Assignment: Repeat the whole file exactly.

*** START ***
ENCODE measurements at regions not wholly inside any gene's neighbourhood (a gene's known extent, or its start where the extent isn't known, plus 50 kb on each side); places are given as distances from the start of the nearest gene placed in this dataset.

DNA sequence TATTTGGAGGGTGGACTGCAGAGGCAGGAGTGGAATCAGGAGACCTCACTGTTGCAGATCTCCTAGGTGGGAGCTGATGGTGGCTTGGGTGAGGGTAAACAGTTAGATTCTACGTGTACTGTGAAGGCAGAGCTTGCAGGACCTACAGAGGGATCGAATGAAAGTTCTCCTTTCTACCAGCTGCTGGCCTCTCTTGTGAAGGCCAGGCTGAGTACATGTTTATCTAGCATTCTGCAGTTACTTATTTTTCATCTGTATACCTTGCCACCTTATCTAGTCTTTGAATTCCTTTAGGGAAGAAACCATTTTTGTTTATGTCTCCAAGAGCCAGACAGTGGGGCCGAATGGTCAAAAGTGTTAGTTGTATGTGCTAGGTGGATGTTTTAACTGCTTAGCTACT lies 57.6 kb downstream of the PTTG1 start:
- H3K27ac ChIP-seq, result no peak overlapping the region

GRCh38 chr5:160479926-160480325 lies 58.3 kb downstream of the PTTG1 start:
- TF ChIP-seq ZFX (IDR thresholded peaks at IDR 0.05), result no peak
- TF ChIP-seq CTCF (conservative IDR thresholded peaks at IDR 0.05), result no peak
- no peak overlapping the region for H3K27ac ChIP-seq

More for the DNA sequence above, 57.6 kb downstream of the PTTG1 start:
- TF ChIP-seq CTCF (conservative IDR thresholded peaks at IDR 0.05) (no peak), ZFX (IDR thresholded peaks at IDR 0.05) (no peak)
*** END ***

ENCODE measurements at regions not wholly inside any gene's neighbourhood (a gene's known extent, or its start where the extent isn't known, plus 50 kb on each side); places are given as distances from the start of the nearest gene placed in this dataset.

DNA sequence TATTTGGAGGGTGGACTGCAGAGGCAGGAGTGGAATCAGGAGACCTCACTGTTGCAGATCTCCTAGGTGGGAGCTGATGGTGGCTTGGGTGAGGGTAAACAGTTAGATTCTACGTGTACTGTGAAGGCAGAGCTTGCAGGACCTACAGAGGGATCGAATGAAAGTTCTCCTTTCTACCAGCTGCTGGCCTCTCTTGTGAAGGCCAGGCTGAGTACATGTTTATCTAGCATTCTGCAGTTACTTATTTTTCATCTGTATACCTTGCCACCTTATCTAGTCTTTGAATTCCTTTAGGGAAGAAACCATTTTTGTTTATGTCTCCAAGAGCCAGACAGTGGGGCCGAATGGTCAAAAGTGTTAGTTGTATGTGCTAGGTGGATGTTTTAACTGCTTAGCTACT lies 57.6 kb downstream of the PTTG1 start:
- H3K27ac ChIP-seq, result no peak overlapping the region

GRCh38 chr5:160479926-160480325 lies 58.3 kb downstream of the PTTG1 start:
- TF ChIP-seq ZFX (IDR thresholded peaks at IDR 0.05), result no peak
- TF ChIP-seq CTCF (conservative IDR thresholded peaks at IDR 0.05), result no peak
- no peak overlapping the region for H3K27ac ChIP-seq

More for the DNA sequence above, 57.6 kb downstream of the PTTG1 start:
- TF ChIP-seq CTCF (conservative IDR thresholded peaks at IDR 0.05) (no peak), ZFX (IDR thresholded peaks at IDR 0.05) (no peak)